Yahoo has said that a small number of its servers which were breached weren't, in fact, exploited via the Shellshock (Bash) bug.
Shellshock is a gaping hole which popped up on the security radar at the end of last month, and was loudly proclaimed as worse than Heartbleed (a wide-sweeping vulnerability which caused massive waves earlier this year). It affects the shell (hence the name) of a computer, specifically the Bash component, leaving many Linux, Unix, and OS X systems open to being exploited unless they're patched.
At first Yahoo had thought a breach discovered on several of its servers was due to Shellshock, but C-Net spotted a blog post from Alex Stamos, CISO at Yahoo, which noted that it wasn't the widespread vulnerability after all.
Stamos commented: "After investigating the situation fully, it turns out that the servers were in fact not affected by Shellshock."
He explained: "Three of our Sports API servers had malicious code executed on them this weekend by attackers looking for vulnerable Shellshock servers. These attackers had mutated their exploit, likely with the goal of bypassing IDS/IDP or WAF filters. This mutation happened to exactly fit a command injection bug in a monitoring script our Sports team was using at that moment to parse and debug their web logs."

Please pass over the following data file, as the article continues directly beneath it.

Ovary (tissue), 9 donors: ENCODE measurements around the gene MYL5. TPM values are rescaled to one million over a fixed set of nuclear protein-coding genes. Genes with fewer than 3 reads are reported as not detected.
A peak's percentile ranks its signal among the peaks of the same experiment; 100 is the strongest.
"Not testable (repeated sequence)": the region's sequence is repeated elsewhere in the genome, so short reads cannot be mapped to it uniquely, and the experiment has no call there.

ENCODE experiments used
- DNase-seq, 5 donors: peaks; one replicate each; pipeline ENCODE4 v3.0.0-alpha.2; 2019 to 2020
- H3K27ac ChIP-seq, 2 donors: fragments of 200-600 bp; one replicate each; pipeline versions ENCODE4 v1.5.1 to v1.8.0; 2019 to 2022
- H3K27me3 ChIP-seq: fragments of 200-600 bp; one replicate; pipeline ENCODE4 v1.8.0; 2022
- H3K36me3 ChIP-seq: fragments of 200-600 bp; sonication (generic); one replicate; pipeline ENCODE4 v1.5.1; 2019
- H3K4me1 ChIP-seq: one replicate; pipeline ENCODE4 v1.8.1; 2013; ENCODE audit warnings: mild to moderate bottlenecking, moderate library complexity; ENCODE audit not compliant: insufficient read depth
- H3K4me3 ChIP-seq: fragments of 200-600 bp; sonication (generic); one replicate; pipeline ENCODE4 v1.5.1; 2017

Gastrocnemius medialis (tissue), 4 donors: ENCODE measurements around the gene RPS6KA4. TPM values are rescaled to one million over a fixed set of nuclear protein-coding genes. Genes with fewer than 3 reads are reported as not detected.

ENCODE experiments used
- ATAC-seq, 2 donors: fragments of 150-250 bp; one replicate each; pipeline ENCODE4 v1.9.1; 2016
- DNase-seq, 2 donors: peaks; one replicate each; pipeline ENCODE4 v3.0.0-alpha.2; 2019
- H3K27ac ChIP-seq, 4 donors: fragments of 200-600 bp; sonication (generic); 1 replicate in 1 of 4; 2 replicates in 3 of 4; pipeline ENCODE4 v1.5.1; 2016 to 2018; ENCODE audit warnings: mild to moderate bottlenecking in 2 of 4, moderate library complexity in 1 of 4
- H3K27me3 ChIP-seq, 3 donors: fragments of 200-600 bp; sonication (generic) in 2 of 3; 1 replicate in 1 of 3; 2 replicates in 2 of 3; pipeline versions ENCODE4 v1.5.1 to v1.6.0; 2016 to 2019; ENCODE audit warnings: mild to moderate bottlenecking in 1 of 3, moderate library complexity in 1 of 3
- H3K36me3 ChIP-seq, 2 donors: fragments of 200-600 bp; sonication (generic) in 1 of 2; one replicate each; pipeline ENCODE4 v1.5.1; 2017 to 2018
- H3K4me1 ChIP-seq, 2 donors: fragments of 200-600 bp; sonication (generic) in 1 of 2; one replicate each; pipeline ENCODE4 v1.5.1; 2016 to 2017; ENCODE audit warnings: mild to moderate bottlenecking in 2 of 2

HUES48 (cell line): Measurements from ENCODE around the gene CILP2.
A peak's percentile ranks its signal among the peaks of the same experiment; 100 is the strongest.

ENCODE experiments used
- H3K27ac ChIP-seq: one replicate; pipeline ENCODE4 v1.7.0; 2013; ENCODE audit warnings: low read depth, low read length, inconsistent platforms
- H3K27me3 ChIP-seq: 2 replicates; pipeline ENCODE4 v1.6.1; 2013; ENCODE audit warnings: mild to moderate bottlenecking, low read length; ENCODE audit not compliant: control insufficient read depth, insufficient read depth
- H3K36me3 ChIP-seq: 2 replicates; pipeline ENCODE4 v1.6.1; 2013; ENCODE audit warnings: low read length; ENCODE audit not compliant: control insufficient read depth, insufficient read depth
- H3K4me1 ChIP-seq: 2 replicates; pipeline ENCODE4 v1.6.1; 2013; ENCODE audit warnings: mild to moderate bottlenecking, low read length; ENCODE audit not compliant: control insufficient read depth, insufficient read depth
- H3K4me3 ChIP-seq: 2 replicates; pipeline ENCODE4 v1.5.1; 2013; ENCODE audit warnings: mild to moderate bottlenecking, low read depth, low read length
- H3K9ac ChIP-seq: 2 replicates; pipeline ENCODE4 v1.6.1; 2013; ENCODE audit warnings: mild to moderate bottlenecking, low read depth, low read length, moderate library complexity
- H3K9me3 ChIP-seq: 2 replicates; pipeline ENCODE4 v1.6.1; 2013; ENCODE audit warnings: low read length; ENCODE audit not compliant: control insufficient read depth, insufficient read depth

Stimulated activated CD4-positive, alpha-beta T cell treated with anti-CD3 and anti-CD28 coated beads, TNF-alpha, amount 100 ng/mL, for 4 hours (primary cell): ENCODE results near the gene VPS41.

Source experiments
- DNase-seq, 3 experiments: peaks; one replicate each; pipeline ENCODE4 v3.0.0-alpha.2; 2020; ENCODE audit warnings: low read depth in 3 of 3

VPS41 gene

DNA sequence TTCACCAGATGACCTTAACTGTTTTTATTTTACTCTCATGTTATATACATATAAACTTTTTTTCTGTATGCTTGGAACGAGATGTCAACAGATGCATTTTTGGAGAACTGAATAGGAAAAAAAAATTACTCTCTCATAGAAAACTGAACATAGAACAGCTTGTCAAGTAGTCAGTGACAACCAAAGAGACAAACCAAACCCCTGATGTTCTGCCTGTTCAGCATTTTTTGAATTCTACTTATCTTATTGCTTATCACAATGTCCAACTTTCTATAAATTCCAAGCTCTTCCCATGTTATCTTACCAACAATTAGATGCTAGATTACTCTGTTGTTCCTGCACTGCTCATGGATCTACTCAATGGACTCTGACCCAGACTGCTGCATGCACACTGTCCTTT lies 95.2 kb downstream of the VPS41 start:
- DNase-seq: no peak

So this was an unhappy coincidence for Yahoo, basically, and of course even though it wasn't a Shellshock exploit, it was still a breach that represented a major threat. Yahoo says it isolated the affected servers, and fortunately, those servers didn't contain any user data that could be pinched.
Stamos asserted: "At this time we have found no evidence that the attackers compromised any other machines or that any user data was affected."